Princeton Review Names ASU’s Blaze Radio Number One College Radio Station in the United States

The Princeton Review ranked Blaze Radio as the top college radio station in the nation.

“In my mind, it makes sense that we are finally the best because our members for sure deserve it,” said Blaze radio station manager Autriya Maneshni.

In 2020, Blaze Radio ranked third out of 25 college radio stations in The Princeton Review’s ranking before reaching the top spot for the first time on the most recent list.

Blaze student leaders said their station is unique because it offers a wide variety of opportunities with professional equipment. Maneshni is a journalism major in her fourth and final year with the station.

“It was a very emotional and surreal feeling, especially for those of us who have been at Blaze for four years…to finally see this number one, it means so much to me,” she said.

Blaze Radio offers Arizona State University students of all experience levels a chance to actively learn in an environment that strives for excellence in its content and production process.

“Blaze’s popularity as a whole is really based on our opportunities,” she said. “We teach you how to DJ, we teach you how to anchor radio shows, we teach you how to make pilots, how to make podcasts.”

The student-run organization is ASU’s second largest with over 400 students. Most of the students are from the Cronkite School, but they also have nurses, civil service majors, and students from other fields of study. Program Director Gideon Kariuki is a senior public policy and service student at ASU’s Watts College of Public Service and Community Solutions. He started at Blaze in first grade.

“We attract a lot of people from a wide variety of walks and we hope to continue to develop that; that is, we are proud to be an ASU student radio station for all students,” he said.

Blaze offers 68 specialty shows presented by students. Kariuki starts planning the fall shows in the summer. Spring is the busy season for these shows, so he starts preparing for them in October.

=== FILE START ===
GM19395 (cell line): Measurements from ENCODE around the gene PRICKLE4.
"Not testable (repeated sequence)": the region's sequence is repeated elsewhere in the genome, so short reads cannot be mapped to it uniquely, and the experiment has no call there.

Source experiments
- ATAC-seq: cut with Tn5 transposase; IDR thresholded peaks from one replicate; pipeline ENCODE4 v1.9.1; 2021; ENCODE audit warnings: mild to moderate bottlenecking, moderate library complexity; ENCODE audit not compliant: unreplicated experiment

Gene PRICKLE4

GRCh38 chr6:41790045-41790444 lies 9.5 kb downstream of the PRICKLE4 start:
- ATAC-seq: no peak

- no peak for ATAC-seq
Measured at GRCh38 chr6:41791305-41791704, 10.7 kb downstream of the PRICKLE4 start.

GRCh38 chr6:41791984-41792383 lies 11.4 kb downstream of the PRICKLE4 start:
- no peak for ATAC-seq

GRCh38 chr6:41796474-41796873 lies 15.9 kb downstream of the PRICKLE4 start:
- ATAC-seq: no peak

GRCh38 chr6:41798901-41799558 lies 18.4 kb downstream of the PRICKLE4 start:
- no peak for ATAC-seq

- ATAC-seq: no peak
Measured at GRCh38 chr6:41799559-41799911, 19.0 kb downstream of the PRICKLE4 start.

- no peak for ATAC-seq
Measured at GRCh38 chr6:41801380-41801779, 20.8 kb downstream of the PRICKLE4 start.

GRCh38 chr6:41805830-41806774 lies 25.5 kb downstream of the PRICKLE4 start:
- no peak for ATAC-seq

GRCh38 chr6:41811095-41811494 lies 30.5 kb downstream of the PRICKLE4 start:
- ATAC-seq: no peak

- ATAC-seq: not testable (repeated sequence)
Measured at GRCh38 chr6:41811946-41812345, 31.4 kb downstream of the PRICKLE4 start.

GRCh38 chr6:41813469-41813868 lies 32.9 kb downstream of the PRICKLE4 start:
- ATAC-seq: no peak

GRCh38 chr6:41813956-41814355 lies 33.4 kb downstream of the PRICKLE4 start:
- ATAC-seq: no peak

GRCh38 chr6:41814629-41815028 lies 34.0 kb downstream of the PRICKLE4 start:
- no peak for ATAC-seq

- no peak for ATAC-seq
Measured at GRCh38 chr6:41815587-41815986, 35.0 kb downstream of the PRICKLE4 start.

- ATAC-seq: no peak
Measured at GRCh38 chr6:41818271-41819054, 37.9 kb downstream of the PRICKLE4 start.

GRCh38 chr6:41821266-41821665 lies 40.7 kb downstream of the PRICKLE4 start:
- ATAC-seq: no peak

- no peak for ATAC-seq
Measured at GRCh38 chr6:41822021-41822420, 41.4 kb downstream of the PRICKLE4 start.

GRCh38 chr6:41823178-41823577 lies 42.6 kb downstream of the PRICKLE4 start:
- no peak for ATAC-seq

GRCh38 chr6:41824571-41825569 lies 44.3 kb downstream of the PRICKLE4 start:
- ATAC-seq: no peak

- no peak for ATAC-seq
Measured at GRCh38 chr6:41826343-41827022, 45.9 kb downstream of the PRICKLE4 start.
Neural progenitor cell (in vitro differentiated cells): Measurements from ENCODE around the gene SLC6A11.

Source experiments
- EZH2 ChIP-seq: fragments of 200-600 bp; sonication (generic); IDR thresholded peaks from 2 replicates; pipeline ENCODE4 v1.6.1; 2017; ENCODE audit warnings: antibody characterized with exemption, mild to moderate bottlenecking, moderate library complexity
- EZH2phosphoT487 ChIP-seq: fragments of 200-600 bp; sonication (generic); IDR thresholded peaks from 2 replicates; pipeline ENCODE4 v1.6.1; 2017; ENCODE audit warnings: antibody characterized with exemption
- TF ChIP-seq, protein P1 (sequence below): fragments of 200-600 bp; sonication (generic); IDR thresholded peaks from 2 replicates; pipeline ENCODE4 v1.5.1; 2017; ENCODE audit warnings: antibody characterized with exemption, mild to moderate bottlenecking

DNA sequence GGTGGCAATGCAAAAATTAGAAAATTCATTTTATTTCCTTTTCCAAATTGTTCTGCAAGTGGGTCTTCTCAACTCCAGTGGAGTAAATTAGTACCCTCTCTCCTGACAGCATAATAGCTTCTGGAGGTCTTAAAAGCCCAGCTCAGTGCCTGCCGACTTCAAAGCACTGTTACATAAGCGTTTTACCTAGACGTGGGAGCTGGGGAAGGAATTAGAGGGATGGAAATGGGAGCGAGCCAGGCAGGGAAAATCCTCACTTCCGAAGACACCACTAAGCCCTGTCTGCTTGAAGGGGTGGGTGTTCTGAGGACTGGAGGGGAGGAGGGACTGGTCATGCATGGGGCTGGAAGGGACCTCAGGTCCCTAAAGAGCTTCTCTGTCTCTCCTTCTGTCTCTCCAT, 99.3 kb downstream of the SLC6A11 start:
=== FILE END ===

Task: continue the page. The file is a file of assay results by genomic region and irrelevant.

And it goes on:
Many student leaders in this program have been there for years. Mallory Schnell, a senior sports journalist, is now in her fourth year with the station. She has been its athletic director since May of this year. Earlier this month, she traveled with Blaze to Oklahoma State University to produce the broadcast of an ASU away football game.

Maneshni said more than 200 listeners tuned in to listen to the Oklahoma State game on Sept. 10. Schnell said Blaze is the starting point as a sports journalist. There are Cronkite alumni who stream for major league sports because they started at Blaze. Families of out-of-state students often tune in to hear what’s happening at ASU, and students studying abroad listen in from around the world.

“Blaze’s reach is going big because our membership is going big,” Kariuki said.

The resort’s seniors look forward to the professional opportunities that will soon arise from their experiences at Blaze. Zachary Bradshaw, a sophomore sports journalism student, is Blaze’s news director.

“It’s like it’s been in the works for so long. Just talking to the seniors who were here last year and the seniors who are here now, this is the place,” Bradshaw said.

He said Blaze allows ASU students to be themselves on the air. This semester, the radio station hosted its largest freshman class to date. Blaze students will celebrate the station’s 40th anniversary this year.

“We graduate knowing that for the four years you have broadcast your voice from the best college radio station in the country,” Maneshni said.

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To get involved as an ASU student at Blaze, contact [email protected]

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